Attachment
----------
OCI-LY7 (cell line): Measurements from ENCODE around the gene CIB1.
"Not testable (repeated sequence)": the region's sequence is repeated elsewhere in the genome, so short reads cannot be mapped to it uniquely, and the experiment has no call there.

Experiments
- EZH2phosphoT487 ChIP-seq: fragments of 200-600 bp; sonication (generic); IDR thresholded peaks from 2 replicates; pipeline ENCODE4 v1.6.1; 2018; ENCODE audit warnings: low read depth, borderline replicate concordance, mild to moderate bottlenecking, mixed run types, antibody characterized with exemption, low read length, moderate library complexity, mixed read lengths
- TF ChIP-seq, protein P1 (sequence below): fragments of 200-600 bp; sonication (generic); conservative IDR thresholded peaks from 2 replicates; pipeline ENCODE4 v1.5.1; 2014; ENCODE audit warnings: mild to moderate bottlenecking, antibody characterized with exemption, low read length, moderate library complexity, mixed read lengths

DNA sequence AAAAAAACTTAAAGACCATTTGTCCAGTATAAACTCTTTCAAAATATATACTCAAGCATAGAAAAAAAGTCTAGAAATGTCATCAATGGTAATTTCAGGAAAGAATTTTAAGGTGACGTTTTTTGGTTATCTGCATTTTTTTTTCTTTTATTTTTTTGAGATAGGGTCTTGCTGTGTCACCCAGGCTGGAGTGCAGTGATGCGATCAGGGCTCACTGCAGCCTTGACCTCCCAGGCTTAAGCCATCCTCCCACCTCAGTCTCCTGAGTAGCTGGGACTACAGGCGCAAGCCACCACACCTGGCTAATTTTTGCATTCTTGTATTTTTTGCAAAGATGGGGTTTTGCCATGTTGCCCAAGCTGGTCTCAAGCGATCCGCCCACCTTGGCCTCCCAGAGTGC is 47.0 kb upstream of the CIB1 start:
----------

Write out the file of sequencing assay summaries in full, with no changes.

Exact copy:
OCI-LY7 (cell line): Measurements from ENCODE around the gene CIB1.
"Not testable (repeated sequence)": the region's sequence is repeated elsewhere in the genome, so short reads cannot be mapped to it uniquely, and the experiment has no call there.

Experiments
- EZH2phosphoT487 ChIP-seq: fragments of 200-600 bp; sonication (generic); IDR thresholded peaks from 2 replicates; pipeline ENCODE4 v1.6.1; 2018; ENCODE audit warnings: low read depth, borderline replicate concordance, mild to moderate bottlenecking, mixed run types, antibody characterized with exemption, low read length, moderate library complexity, mixed read lengths
- TF ChIP-seq, protein P1 (sequence below): fragments of 200-600 bp; sonication (generic); conservative IDR thresholded peaks from 2 replicates; pipeline ENCODE4 v1.5.1; 2014; ENCODE audit warnings: mild to moderate bottlenecking, antibody characterized with exemption, low read length, moderate library complexity, mixed read lengths

DNA sequence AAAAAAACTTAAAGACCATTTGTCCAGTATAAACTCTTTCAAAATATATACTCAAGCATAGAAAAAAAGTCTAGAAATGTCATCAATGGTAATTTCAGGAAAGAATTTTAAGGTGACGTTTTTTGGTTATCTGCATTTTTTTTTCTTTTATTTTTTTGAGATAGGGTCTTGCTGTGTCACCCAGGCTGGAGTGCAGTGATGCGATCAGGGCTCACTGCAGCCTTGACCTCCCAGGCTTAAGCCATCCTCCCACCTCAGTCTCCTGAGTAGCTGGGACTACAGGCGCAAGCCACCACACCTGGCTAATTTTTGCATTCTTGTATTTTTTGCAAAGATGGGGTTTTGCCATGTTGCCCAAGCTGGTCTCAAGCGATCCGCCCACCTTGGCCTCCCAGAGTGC is 47.0 kb upstream of the CIB1 start: